The Chinese discovered kaolin clay and figured out how to shape and fire it into porcelain by the 8th century, but they guarded the secrets of making fine china from the West. As a result, Europeans fumbled around for centuries making soft-paste or “artificial” porcelain out of white clay, crystalline quartz, and sand. It wasn’t until the early 18th century that kaolin was discovered in Germany outside Colditz and Aue, and European potteries set about experimenting with making their own true hard-paste porcelain dinnerware.

Following in the footsteps of German potteries like Meissen, Danish chemist Franz Henrich Mueller founded the Royal Copenhagen porcelain factory in 1775 under the protection of Queen Juliane Marie. The company adopted three waved lines—which represent Denmark’s three straits, Øresund, Store Bælt and Lille Bælt—as its trademark.

Royal Copenhagen struggled financially as it experimented with porcelain making until the absolute monarch King Christian VII took over the company in 1779 to guarantee its survival. Most of the porcelain at the time was painted with cobalt blue, as that was the only underglaze color that could tolerate the 1400-degree Celsius firing.

The first dinnerware pattern produced by Royal Copenhagen in 1775 was called Blue Fluted, which is still produced and hand-painted today. It features a floral pattern similar to those of Chinese porcelain sets, but it eventually became a pattern synonymous with Danish porcelain. Another 1770s pattern known as the Bird Service was produced for the Queen. In 1779, the Blue Flower pattern debuted, flaunting a more distinctive European style, with naturalistic flowers.

It wasn’t long before porcelain dinnerware became a status symbol among the royal family and other aristocrats, who would commission coffee and tea services, as well as enormous detailed vases, for prices that would be the equivalent of millions today. The royals gave them as gifts to enhance their country’s reputation and used them to serve on when entertaining prestigious foreign visitors. Royal Copenhagen and other porcelain potteries would decorate these wares with a rich multicolored overglaze and hand-molded embellishments.

The most famous and ambitious of these commissions was the Flora Danica dinner service. It is believed that the Danish king, Christian VII, ordered it in 1790 as a gift for Catherine the Great of Russia, requesting a service beautiful and delicate enough to be worthy of a spot in her prized porcelain collection. However, the Empress died in 1796, years before the service was complete, and, instead, it stayed in the Danish royal family, now belonging to Queen Margrethe II.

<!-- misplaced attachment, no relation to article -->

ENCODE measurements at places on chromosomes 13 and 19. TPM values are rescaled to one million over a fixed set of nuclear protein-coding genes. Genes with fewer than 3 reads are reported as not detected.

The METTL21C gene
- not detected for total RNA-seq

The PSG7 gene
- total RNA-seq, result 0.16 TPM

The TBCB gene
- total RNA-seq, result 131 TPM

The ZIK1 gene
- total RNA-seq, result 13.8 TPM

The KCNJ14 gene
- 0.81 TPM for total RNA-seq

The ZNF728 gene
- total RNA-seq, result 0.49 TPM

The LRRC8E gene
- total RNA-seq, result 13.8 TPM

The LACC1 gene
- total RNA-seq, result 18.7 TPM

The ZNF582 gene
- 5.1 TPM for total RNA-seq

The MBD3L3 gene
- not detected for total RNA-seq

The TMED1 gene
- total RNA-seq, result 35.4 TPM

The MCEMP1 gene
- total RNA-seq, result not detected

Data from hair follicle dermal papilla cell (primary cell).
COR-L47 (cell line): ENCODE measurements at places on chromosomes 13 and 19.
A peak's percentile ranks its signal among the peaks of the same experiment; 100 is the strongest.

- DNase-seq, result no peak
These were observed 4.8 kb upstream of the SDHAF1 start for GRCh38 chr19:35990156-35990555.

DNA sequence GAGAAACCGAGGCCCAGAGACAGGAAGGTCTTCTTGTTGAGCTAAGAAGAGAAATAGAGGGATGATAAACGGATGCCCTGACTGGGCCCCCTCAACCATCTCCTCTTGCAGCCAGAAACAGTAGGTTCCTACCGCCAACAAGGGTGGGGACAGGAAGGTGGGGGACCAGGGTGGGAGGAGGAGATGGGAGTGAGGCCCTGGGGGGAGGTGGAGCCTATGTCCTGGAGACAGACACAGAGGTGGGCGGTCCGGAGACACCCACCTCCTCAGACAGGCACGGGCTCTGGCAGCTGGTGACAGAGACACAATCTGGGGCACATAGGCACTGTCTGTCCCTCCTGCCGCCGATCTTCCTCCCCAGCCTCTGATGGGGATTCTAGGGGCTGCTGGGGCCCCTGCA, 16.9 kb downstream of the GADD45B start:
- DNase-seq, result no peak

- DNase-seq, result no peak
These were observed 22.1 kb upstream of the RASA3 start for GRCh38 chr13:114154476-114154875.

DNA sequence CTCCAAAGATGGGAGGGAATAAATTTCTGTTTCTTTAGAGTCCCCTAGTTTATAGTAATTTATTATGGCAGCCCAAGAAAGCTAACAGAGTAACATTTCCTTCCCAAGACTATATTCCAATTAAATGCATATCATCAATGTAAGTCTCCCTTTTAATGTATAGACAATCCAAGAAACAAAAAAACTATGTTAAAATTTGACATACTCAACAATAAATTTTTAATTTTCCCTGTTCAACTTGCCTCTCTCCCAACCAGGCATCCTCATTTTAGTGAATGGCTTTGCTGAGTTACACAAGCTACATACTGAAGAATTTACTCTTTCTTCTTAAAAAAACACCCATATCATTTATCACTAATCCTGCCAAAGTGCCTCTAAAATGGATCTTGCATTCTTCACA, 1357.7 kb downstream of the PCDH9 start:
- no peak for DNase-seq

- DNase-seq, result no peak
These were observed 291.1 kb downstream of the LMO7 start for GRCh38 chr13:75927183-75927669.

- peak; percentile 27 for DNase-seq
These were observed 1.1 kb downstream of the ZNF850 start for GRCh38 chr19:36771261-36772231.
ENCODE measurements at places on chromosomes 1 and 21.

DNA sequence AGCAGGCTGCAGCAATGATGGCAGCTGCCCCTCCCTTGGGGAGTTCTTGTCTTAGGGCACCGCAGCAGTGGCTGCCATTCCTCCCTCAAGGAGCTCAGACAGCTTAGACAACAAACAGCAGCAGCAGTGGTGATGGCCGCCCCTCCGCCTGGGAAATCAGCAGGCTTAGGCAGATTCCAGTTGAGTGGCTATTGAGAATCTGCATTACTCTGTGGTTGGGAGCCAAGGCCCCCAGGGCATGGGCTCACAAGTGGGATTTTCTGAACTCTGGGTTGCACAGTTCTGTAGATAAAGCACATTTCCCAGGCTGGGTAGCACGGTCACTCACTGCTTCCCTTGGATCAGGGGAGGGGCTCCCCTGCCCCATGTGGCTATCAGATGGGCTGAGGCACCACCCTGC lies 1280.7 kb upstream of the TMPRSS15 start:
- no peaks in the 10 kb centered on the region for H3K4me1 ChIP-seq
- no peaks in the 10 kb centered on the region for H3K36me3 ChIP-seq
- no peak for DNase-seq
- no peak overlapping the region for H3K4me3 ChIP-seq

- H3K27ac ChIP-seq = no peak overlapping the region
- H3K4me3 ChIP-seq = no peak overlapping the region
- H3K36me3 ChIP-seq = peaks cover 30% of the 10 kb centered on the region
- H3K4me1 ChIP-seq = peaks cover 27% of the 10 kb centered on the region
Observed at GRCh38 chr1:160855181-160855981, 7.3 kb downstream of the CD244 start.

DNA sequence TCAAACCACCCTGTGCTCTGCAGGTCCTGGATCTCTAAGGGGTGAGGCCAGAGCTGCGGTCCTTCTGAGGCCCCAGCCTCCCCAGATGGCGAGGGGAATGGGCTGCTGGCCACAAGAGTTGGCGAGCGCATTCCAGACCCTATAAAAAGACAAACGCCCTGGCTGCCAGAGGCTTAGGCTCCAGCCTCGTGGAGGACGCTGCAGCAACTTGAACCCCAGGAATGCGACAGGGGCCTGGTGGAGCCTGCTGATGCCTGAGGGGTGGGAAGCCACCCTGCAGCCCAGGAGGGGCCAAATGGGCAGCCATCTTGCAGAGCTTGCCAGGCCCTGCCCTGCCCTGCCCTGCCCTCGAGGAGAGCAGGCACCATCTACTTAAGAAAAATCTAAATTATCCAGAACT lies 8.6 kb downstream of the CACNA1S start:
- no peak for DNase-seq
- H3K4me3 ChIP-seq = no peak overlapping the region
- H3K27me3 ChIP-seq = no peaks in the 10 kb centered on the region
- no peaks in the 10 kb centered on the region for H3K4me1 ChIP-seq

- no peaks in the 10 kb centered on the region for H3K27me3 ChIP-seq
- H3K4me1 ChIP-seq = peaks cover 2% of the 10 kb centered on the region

The service is based on “Flora Danica,” a 51-volume taxonomy of Danish flowers that is heralded as one of the great works of the Age of Enlightenment. The color copperplate print...

Production of Flora Danica was revived in 1863 as a gift honoring the marriage of Princess Alexandra of Denmark to Edward VII, the future king of England, and this dinnerware pattern has been made ever since. One of its most unique items is the 28-centimeter “ice dome,” which requires 16 different processes over the course of one month to produce.

Surviving the Napoleonic Wars, the Royal Copenhagen factory flourished again in the mid-19th century, thanks to artistic director G.F. Hetsch. He brought flower painter J.L. Jensen, known for his gorgeous colorful overglaze paintings inspired by foreign styles, to the firm.

Around the same time, Royal Copenhagen lost one of its top creative minds, artist Frederick Wilhelm Grøndahl, who joined retailers Harald and Jacob Bing to form Bing & Grøndahl. Unfortunately, Grøndahl died in 1855, just two years after the company was established. However, another former Royal Copenhagen employee, F.A. Hallin, joined Bing & Grøndahl and developed a revolutionary way of painting plates known as relief painting.

Relief painting involves carving the artwork into a mold, which is then used as a model for other molds. The production of the plates requires more than one mold because each mold can only be used to make 20 to 30 plates before it absorbs too much water from the drying porcelain. This new method allowed for subtle shadings in the traditional cobalt blue.

In 1867, the state sold Royal Copenhagen to A. Falch, as well as the rights to the “royal” name. In 1882, Philip Schou, owner of faience factory Alumina, bought Royal Copenhagen and ran both companies.

Royal Copenhagen released its first collectible commemorative plate for the 1888 Scandinavian Fair in Copenhagen. At the time, the only way to make multiples was through stenciling, a process in which an artisan puts a stencil on a white plate and dabs it with paint using a sponge.

The Scandinavian Fair plate, featuring a crown with three wavy lines underneath it, was displayed on each corner of the Royal Copenhagen Factory booth. Queen Louise let it be known that she would like one of her own, and these plates soon become all the rage with the Danish aristocracy.

From then on, the factory made plates to honor royal events, anniversaries, and all sorts of special occasions. For example, in 1906, the company introduced the Flora Danica Silhouette Portrait plates, designed by Arnold Krog. These 4.5-inch-by-3.5-inch plates are decorated with the shadow profile of a royal family member in the center and his or her national flag and colors on the border. Each of the 15 is topped with a gilded crown.

Meanwhile, the designers at Bing & Grøndahl had not been idle. Using their relief-painting technique, they produced the world’s first Christmas plate in 1895. Royal Copenhagen quickly jumped on this idea, making its own Christmas plate every year employing this new relief-painting technology.